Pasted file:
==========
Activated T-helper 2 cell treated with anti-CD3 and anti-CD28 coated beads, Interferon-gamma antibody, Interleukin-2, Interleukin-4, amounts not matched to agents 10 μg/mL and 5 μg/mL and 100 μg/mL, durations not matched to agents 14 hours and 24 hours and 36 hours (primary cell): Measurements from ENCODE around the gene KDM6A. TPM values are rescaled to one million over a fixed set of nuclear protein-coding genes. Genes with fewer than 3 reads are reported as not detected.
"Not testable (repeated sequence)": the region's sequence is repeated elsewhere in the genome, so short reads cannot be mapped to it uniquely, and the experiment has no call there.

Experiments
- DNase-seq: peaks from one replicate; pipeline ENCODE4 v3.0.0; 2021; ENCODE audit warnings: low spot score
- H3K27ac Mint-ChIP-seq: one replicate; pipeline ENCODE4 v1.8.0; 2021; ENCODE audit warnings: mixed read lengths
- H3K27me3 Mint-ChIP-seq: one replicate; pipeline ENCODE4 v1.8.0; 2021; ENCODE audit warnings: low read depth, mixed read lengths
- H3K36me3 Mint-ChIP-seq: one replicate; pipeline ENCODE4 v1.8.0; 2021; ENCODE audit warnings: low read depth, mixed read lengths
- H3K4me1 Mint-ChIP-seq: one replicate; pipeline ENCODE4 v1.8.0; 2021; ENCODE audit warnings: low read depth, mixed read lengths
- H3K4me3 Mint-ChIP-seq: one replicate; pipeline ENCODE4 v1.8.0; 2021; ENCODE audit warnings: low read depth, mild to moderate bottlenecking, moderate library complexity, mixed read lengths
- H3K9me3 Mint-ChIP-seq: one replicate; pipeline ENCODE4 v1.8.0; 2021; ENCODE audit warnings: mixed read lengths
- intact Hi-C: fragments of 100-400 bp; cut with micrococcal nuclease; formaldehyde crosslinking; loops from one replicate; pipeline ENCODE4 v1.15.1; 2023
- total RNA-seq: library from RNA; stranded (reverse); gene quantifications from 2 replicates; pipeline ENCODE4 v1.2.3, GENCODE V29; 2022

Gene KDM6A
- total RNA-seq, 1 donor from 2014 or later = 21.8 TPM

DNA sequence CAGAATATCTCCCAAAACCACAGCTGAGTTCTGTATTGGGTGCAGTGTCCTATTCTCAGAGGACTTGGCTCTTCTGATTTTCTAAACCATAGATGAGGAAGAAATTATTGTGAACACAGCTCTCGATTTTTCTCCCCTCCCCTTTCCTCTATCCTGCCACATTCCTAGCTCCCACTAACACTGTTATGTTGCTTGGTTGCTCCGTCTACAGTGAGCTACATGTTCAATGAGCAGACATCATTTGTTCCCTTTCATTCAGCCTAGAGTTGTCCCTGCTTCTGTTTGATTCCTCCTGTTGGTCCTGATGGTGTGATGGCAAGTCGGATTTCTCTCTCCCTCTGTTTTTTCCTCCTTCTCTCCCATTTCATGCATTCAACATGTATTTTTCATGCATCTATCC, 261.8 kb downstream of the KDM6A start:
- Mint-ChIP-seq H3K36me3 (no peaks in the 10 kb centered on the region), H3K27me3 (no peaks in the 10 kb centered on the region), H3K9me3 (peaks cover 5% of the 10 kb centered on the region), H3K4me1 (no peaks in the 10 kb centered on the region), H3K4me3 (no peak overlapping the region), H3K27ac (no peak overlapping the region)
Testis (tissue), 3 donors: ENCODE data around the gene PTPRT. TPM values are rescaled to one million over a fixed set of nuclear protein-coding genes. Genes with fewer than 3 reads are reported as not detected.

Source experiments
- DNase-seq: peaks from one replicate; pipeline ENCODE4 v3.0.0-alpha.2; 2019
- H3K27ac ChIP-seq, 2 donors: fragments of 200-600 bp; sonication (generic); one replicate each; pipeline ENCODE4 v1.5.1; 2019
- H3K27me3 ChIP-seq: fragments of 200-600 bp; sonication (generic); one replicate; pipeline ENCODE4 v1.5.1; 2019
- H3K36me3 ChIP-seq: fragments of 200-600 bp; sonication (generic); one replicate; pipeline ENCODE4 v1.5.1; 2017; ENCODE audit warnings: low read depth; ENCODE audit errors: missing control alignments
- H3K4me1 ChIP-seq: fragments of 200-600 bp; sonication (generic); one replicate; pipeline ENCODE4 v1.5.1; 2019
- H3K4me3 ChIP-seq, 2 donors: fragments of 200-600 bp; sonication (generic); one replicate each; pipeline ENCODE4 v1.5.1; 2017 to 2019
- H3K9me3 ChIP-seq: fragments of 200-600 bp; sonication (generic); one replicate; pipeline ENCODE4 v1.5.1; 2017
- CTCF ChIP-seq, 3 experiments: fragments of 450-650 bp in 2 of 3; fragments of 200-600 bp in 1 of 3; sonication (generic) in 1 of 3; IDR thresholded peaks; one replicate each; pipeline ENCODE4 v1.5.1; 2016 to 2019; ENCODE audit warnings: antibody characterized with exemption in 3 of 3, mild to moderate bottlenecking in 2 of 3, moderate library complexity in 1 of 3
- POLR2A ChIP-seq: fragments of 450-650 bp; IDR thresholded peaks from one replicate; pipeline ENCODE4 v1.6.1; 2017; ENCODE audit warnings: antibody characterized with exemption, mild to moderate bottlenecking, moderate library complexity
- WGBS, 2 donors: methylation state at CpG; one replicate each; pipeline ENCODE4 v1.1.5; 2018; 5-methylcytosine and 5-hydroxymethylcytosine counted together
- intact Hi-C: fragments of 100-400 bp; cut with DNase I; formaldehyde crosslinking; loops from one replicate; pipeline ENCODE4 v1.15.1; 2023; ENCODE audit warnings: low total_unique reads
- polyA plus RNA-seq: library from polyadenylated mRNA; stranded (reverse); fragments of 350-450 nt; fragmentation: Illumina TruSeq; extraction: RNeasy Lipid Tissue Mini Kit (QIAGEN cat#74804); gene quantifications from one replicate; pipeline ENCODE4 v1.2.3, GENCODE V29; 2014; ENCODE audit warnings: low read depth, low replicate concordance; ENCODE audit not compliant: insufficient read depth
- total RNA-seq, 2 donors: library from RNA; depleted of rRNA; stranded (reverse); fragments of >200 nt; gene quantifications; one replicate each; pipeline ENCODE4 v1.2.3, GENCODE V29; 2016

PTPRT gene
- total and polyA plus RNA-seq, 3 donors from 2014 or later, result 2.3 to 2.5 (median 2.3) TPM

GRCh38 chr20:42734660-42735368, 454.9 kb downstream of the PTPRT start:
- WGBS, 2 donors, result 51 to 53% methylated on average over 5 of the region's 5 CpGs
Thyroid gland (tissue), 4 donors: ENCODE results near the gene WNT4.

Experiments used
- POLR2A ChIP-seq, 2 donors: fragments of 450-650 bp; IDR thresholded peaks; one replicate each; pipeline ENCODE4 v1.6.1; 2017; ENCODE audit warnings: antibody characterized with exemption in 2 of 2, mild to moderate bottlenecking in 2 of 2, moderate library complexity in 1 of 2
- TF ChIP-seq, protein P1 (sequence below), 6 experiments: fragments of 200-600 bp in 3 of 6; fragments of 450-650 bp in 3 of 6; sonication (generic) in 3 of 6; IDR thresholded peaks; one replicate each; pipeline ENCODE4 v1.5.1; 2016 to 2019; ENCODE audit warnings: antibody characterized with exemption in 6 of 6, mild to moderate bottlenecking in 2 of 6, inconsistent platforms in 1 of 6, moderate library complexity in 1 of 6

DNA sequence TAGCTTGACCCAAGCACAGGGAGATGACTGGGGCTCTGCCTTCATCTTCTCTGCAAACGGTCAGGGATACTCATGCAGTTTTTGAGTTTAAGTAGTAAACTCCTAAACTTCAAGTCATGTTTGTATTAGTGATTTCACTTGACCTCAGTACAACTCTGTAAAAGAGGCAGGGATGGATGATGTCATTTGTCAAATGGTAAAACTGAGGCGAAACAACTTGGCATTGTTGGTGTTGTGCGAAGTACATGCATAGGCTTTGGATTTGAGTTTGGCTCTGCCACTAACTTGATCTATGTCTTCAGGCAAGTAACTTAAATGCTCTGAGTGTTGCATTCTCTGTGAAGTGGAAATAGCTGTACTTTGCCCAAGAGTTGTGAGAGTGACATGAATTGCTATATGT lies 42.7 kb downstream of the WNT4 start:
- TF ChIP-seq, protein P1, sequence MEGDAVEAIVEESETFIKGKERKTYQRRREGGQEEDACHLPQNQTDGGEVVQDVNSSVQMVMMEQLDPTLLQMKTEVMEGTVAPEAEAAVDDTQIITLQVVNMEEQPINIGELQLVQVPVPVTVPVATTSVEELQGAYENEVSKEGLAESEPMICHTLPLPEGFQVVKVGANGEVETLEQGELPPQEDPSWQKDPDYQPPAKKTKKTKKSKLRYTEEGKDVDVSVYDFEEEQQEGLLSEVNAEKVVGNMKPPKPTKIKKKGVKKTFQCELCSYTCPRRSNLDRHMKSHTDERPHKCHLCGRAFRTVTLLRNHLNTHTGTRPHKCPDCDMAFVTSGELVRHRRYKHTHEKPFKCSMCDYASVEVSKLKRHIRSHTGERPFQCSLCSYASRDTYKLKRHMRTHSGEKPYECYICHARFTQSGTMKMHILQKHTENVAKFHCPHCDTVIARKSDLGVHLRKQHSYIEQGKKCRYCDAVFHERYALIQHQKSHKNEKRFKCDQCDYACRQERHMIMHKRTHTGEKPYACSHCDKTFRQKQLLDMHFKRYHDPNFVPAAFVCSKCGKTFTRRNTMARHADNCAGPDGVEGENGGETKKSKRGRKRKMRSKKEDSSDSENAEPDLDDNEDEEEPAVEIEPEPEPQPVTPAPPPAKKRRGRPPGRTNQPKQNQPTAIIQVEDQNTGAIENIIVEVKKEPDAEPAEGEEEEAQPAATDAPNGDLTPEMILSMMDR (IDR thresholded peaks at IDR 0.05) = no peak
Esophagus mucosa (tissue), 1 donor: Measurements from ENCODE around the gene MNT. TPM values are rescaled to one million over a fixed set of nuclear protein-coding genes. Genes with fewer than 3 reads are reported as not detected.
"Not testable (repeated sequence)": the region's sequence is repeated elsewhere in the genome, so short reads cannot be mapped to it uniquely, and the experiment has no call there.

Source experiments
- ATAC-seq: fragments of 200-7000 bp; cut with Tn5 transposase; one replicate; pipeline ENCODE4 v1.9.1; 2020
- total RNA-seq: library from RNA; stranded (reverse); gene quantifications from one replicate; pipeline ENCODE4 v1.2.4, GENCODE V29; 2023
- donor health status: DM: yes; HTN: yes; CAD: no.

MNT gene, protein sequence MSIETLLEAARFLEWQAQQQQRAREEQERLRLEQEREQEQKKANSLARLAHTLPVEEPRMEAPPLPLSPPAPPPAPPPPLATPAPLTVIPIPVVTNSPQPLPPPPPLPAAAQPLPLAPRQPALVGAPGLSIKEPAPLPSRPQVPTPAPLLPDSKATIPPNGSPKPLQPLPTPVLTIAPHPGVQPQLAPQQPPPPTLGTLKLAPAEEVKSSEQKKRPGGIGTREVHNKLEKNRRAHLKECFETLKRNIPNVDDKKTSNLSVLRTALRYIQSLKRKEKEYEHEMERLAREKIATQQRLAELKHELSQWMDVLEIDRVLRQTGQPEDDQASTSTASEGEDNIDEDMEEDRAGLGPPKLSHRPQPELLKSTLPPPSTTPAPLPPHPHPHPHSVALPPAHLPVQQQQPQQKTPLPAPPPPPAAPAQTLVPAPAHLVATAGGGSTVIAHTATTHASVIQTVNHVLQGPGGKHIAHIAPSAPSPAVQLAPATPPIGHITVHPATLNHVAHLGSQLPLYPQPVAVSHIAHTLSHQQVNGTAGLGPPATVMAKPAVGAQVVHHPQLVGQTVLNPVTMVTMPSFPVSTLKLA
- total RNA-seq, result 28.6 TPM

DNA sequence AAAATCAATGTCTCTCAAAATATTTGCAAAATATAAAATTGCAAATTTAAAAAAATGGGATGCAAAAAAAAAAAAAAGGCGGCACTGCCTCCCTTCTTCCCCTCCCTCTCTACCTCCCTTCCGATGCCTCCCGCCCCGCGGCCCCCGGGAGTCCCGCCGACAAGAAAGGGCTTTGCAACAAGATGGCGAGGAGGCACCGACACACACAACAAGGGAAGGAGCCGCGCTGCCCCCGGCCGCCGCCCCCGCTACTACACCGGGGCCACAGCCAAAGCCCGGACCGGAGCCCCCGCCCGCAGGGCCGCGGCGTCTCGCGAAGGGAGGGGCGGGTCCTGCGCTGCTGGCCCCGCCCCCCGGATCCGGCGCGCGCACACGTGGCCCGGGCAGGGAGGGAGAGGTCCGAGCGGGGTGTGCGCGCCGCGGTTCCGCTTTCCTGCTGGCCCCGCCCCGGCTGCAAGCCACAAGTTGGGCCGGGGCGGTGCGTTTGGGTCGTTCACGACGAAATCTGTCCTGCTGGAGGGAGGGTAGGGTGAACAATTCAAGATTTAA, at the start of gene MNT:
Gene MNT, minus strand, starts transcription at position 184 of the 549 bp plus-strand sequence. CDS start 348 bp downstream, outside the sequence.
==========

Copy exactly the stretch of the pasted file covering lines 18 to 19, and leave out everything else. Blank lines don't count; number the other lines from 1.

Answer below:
Source experiments
- DNase-seq: peaks from one replicate; pipeline ENCODE4 v3.0.0-alpha.2; 2019